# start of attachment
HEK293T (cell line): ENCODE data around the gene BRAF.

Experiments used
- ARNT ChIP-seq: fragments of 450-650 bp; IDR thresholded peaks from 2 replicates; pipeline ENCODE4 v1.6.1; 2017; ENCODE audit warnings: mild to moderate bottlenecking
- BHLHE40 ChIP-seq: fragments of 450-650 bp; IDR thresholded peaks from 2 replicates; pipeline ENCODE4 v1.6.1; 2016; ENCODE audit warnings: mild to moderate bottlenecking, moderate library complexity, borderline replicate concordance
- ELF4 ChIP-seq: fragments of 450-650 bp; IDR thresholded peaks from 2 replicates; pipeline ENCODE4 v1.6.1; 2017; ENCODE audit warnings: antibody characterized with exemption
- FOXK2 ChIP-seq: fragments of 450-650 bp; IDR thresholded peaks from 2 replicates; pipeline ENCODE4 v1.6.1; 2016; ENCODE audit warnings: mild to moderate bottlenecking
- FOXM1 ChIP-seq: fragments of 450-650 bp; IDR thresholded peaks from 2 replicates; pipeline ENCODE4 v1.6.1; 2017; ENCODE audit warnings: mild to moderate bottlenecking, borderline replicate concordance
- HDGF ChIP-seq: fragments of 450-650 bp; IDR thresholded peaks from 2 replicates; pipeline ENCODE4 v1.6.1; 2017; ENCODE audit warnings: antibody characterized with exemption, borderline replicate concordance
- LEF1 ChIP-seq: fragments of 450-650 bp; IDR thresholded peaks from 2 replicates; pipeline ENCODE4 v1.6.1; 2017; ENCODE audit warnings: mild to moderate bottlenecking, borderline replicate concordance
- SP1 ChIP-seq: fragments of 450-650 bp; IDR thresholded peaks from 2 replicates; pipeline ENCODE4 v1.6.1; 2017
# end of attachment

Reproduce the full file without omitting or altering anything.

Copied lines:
HEK293T (cell line): ENCODE data around the gene BRAF.

Experiments used
- ARNT ChIP-seq: fragments of 450-650 bp; IDR thresholded peaks from 2 replicates; pipeline ENCODE4 v1.6.1; 2017; ENCODE audit warnings: mild to moderate bottlenecking
- BHLHE40 ChIP-seq: fragments of 450-650 bp; IDR thresholded peaks from 2 replicates; pipeline ENCODE4 v1.6.1; 2016; ENCODE audit warnings: mild to moderate bottlenecking, moderate library complexity, borderline replicate concordance
- ELF4 ChIP-seq: fragments of 450-650 bp; IDR thresholded peaks from 2 replicates; pipeline ENCODE4 v1.6.1; 2017; ENCODE audit warnings: antibody characterized with exemption
- FOXK2 ChIP-seq: fragments of 450-650 bp; IDR thresholded peaks from 2 replicates; pipeline ENCODE4 v1.6.1; 2016; ENCODE audit warnings: mild to moderate bottlenecking
- FOXM1 ChIP-seq: fragments of 450-650 bp; IDR thresholded peaks from 2 replicates; pipeline ENCODE4 v1.6.1; 2017; ENCODE audit warnings: mild to moderate bottlenecking, borderline replicate concordance
- HDGF ChIP-seq: fragments of 450-650 bp; IDR thresholded peaks from 2 replicates; pipeline ENCODE4 v1.6.1; 2017; ENCODE audit warnings: antibody characterized with exemption, borderline replicate concordance
- LEF1 ChIP-seq: fragments of 450-650 bp; IDR thresholded peaks from 2 replicates; pipeline ENCODE4 v1.6.1; 2017; ENCODE audit warnings: mild to moderate bottlenecking, borderline replicate concordance
- SP1 ChIP-seq: fragments of 450-650 bp; IDR thresholded peaks from 2 replicates; pipeline ENCODE4 v1.6.1; 2017